Digital Identity as an Asset
By Imran Hajimusa, Technology & Business Leader, Exponent
If data is the new currency that is driving the digital economy, then your digital identity is an asset that needs to be treated and protected like all other valuable assets.
In fact, it is such a valuable asset that the other day the Governor of California floated the idea of Data Dividends. He argued that companies should share in the wealth that is created from the user data because it has value and it belongs to the users.
Ideas like data dividends are not new. For example, countries in the European Union are considering imposing a Data Tax on digital advertisements that are targeted towards their citizens. Asian and Latin American countries are not far behind and are pushing for similar digital taxes.
It is not a secret that the majority of internet-based companies use ARPU (Annual Revenue Per User) as one of the key metrics to measure their financial success. A simple query on a search engine for flights from San Francisco to London triggers a number of actions that not only provide you with the search results but also monetize your query by splashing your screens with advertisements that can help you buy tickets, reserve hotel rooms and even book a rental car.
It is important to understand that it is not just a matter of taxing the companies for using consumer data. A more important aspect is how to protect the privacy of consumers who may or may not have given explicit consent to use their personal data.
Europe has recently rolled out GDPR (General Data Protection Regulation) that puts constraints on what kind of user data can be collected, stored and how it can be utilized. The California Consumer Privacy Protection Act is scheduled to go live next year and we are seeing similar regulations mushrooming around the world.
The importance of digital identity is not limited to free services. It requires even more sophisticated level of security when we use our credentials to do financial transactions, conduct e-Commerce or remit money across borders.
Service providers that provide financial transactions are required to implement KYC (Know your Customer) and AML (Anti-Money Laundering) regulations.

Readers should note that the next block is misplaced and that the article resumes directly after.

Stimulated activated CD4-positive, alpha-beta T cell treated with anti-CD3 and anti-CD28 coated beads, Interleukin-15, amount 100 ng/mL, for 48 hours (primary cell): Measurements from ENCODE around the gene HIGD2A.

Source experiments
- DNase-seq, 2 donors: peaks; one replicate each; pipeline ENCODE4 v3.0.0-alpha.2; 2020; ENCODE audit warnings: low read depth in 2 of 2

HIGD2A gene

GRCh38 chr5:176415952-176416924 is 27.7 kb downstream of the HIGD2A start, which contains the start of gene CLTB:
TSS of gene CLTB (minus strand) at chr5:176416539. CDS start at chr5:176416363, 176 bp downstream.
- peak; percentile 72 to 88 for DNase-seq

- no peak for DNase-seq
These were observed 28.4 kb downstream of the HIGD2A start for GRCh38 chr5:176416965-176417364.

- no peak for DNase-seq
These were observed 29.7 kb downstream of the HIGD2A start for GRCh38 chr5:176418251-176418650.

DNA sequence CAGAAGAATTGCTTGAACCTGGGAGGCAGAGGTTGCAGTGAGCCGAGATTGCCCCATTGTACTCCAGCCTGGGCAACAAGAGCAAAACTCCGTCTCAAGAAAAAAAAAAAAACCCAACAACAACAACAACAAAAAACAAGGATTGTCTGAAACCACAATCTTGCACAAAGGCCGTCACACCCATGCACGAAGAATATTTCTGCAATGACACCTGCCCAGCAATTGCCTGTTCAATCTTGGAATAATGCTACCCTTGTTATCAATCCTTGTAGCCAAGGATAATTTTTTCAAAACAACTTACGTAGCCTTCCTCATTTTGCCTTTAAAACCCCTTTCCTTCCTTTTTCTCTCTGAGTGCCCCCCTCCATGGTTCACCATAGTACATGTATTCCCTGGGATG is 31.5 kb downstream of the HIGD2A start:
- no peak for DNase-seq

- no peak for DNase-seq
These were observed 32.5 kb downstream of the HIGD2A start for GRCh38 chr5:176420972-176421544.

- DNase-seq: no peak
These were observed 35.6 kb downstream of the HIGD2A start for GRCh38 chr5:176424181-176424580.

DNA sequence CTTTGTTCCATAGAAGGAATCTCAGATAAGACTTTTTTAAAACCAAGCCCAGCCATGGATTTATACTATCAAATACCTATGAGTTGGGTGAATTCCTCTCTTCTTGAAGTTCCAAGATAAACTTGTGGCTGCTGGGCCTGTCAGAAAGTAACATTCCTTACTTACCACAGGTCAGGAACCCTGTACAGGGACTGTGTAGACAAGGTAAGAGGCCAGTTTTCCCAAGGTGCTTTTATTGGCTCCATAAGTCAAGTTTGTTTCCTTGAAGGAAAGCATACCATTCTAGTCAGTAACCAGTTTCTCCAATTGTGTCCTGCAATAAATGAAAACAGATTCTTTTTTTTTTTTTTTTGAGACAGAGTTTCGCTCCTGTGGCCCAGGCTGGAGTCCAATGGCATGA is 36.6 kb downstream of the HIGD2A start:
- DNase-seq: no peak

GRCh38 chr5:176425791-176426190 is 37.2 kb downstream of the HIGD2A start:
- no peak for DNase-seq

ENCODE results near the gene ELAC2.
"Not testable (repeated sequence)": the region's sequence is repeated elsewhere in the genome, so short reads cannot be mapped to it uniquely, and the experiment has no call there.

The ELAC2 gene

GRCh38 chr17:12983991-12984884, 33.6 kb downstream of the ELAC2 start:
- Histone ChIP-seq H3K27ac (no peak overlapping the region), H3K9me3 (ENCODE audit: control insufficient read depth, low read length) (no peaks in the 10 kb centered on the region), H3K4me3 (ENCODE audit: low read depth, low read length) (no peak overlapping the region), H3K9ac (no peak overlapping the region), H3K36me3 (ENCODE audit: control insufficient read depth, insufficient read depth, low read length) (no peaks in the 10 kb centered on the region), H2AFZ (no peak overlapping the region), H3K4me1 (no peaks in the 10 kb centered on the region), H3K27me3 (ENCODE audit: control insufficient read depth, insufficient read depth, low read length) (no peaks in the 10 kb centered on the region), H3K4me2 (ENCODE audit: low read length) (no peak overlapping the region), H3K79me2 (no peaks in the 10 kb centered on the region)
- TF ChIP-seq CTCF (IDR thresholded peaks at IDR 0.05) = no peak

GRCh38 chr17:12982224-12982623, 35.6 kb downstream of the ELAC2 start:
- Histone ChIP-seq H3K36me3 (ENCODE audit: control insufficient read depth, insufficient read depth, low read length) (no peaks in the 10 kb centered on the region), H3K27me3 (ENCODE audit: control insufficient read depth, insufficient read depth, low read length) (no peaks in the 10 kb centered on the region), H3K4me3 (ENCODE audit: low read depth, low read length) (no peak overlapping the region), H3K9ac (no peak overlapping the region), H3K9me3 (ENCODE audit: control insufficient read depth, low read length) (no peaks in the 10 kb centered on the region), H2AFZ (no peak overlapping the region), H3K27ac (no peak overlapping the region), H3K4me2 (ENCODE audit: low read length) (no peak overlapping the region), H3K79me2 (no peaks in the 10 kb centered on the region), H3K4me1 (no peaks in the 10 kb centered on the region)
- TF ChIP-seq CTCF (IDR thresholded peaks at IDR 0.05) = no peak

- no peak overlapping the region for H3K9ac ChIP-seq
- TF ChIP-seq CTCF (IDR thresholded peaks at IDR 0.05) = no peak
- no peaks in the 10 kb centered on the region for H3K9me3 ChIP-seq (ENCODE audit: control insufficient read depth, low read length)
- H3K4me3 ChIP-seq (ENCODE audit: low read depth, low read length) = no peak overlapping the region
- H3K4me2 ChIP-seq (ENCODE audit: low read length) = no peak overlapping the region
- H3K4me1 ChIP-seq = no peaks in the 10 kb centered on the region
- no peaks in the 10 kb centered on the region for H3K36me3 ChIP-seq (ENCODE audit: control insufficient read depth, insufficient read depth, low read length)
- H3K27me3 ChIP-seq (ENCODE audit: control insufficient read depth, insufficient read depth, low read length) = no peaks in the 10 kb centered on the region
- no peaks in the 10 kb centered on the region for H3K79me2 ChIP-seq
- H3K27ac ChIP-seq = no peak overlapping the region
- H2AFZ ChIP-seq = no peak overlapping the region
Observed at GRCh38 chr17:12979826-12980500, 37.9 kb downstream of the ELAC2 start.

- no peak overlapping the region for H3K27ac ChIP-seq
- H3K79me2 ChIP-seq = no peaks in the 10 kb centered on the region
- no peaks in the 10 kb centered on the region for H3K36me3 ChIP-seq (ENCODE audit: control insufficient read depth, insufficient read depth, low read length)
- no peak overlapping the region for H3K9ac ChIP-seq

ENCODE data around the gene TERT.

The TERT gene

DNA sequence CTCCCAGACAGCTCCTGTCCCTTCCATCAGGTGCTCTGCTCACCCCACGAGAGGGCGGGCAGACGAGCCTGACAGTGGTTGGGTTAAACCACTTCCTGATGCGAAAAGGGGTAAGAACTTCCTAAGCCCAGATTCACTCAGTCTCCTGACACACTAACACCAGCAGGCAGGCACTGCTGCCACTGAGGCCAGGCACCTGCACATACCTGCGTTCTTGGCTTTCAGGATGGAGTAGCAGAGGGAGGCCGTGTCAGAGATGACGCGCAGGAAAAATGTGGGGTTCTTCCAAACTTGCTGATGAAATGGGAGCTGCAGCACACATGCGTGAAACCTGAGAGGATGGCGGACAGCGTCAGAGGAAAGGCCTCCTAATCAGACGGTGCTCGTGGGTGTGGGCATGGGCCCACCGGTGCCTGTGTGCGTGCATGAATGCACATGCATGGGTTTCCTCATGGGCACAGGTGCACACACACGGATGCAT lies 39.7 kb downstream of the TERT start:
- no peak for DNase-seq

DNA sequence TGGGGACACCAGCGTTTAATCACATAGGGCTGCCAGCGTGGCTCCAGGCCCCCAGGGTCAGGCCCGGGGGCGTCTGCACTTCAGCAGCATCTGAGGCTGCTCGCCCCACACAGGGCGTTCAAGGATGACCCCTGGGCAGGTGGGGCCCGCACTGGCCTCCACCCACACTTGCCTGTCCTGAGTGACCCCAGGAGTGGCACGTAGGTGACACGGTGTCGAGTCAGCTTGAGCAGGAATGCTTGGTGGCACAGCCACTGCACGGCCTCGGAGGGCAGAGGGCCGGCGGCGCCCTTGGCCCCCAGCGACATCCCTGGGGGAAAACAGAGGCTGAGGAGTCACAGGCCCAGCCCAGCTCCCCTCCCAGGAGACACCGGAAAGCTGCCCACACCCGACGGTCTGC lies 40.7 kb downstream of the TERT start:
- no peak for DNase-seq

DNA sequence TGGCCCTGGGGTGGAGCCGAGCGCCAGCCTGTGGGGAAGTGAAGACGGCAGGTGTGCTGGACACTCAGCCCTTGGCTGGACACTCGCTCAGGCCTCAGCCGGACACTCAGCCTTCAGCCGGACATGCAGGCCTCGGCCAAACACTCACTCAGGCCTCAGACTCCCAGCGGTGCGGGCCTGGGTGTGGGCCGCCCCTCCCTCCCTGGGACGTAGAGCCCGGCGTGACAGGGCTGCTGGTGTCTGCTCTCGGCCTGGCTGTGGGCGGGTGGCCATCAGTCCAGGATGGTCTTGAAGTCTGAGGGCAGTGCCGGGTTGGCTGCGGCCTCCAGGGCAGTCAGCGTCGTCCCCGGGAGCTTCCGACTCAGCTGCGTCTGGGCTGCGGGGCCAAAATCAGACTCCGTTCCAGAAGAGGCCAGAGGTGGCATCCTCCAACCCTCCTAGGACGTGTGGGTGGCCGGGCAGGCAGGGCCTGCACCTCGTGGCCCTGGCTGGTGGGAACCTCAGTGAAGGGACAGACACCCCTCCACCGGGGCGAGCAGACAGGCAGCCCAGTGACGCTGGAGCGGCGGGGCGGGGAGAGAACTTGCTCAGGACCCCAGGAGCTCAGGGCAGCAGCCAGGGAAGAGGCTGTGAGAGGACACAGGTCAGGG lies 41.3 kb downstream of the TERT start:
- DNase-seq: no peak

Upcoming privacy laws will require financial institutes to walk a tightrope of managing AML and KYC compliance and at the same time protect the privacy of the consumer.
Enterprise, healthcare and government are some of the other segments that each also mandate that their particular security and privacy requirements are met.
Today, the majority of online authentication methods use passwords. The challenge of remembering multiple identities and passwords has popularized the use of unified logins where different service providers delegate the identity management and verification to a third party. Such unified identification methods help in reducing friction but pose new security and privacy threats. Second/third-factor authentication, biometrics, data science, AI and behavioral authen- tication are some of the technologies that are at the forefront of finding new ways to prevent online fraud and credential theft.
If the case for Identity as an Asset is true shouldn’t the control of the identity be with the owner/user?
This is the idea behind the Self Sovereign Identity (SSI) initiative. SSI is the concept that people and businesses can store their own identity data and provide it securely to those who need to validate it, without relying on a central repository of identity data. SSI models are looking at utilizing blockchain as the core technology to achieve their goals.
Any model for consumer authentication and privacy should also include an inclusivity aspect. Inclusivity allows differently-abled people to use the products and services with the same ease as the other users. More and more regulations around the globe are requiring designs that are not only secure but also inclusive, creating the demand for products and services that are developed using Secure Inclusive Design (SID) methodology.
Privacy, security and inclusivity space is going through a major transformation. When there is flux there is an opportunity for innovators to disrupt the market. A number of ideas are converging on the horizon to create a paradigm shift that will pave new ways to manage our digital lives.
Imran can be reached at: firstname.lastname@example.org or email@example.com
Note: The views expressed in this article are those of the author and do not necessarily reflect the views of the organizationsthatauthormaybeassociatedwith.